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A horse's color all starts with one simple question: red or black? While the 16 known genes of a horse all interact to produce its unique color pattern, there are only two colors that all others build off of. These "base" colors are chestnut and black.

The gene which controls whether a horse is red or black is called the Extension gene. Its dominant allele causes the horse to form black pigment called eumelanin, while its recessive allele causes the horse to form red pigment called pheomelanin.

Click on the e's in the game window below to toggle between these dominant and recessive alleles. You'll notice that if you have one of each allele, the dominant black wins out and hides the single red allele. Therefore, for the horse to show up as red, it must have both recessive alleles.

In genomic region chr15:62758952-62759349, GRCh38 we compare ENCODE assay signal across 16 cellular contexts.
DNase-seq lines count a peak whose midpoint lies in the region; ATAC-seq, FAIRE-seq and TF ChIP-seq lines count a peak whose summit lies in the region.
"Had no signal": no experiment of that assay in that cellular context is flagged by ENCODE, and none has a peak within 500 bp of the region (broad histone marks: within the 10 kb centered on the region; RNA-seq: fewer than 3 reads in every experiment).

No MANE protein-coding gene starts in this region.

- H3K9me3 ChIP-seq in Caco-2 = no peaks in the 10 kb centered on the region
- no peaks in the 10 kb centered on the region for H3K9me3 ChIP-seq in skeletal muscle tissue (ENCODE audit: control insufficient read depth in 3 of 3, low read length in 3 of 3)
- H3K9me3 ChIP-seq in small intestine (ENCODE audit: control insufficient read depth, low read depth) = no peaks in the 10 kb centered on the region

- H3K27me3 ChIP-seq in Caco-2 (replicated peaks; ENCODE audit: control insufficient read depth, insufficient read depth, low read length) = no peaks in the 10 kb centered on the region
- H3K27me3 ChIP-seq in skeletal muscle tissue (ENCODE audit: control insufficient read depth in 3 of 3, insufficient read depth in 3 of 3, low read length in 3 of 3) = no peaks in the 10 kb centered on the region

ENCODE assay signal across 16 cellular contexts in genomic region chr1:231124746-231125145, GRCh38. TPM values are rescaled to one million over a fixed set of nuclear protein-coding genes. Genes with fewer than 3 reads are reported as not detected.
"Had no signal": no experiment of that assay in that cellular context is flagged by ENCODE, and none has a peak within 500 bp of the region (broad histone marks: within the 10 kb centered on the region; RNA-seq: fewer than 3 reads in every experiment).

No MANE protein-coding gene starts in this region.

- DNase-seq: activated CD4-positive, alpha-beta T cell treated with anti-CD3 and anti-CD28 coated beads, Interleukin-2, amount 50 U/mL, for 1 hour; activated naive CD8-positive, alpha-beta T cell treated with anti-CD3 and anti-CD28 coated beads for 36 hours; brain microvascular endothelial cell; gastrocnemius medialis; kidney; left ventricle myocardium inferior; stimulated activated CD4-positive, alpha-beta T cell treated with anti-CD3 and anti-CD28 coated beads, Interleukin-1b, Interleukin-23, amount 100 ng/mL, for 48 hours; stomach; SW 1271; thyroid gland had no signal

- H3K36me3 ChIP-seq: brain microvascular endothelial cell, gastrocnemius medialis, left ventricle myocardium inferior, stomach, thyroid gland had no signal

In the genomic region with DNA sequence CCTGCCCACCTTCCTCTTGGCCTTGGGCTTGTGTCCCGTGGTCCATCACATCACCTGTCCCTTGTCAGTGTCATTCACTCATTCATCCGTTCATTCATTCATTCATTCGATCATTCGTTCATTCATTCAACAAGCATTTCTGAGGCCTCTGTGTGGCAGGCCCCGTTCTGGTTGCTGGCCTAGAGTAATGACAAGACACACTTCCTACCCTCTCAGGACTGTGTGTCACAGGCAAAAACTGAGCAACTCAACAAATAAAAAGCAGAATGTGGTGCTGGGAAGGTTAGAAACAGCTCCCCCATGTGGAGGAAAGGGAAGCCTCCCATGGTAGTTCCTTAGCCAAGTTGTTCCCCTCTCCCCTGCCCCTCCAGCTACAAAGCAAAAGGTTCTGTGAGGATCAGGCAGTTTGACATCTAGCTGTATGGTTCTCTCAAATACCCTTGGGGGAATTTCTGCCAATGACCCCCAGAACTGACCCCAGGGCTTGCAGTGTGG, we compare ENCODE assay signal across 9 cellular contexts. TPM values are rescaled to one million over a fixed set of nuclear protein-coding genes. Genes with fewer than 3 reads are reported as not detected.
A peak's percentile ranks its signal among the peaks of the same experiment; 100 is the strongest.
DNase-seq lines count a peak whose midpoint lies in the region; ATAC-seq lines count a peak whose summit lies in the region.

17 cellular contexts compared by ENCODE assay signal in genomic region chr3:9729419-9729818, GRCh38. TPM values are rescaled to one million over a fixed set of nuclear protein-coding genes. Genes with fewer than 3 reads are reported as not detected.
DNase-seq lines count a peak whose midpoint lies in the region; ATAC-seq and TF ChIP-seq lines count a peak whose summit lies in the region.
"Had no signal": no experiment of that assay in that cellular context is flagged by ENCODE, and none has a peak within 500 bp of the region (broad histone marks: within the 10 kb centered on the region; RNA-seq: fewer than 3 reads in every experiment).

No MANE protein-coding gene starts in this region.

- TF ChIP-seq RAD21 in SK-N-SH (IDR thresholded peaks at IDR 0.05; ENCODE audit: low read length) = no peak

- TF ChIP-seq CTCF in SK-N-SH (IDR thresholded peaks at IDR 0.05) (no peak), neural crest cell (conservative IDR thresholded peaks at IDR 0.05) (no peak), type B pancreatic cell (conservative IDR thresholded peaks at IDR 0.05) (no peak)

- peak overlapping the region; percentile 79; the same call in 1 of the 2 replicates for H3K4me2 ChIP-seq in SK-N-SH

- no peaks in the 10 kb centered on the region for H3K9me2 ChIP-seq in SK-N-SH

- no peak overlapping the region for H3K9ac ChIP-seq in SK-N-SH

A horse with all red hair is referred to as a chestnut. While some people use the terms sorrel and chestnut separately to refer to horses with either light or dark red hair, the two are genetically identical. The red pigment pheomelanin can cause a wide range of different shades, but they all will have a reddish cast.

When identifying a horse's color, it's helpful to ignore white markings. This is because, with the exception of spotting patterns, the genetic controls for white markings are completely unrelated to the genetic controls for the rest of the horse's color.

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Chestnut is one of the most common horse coat colors, seen in almost every breed. Chestnut consists of a red or brownish coat, with a mane and tail the same or lighter in color than the coat.

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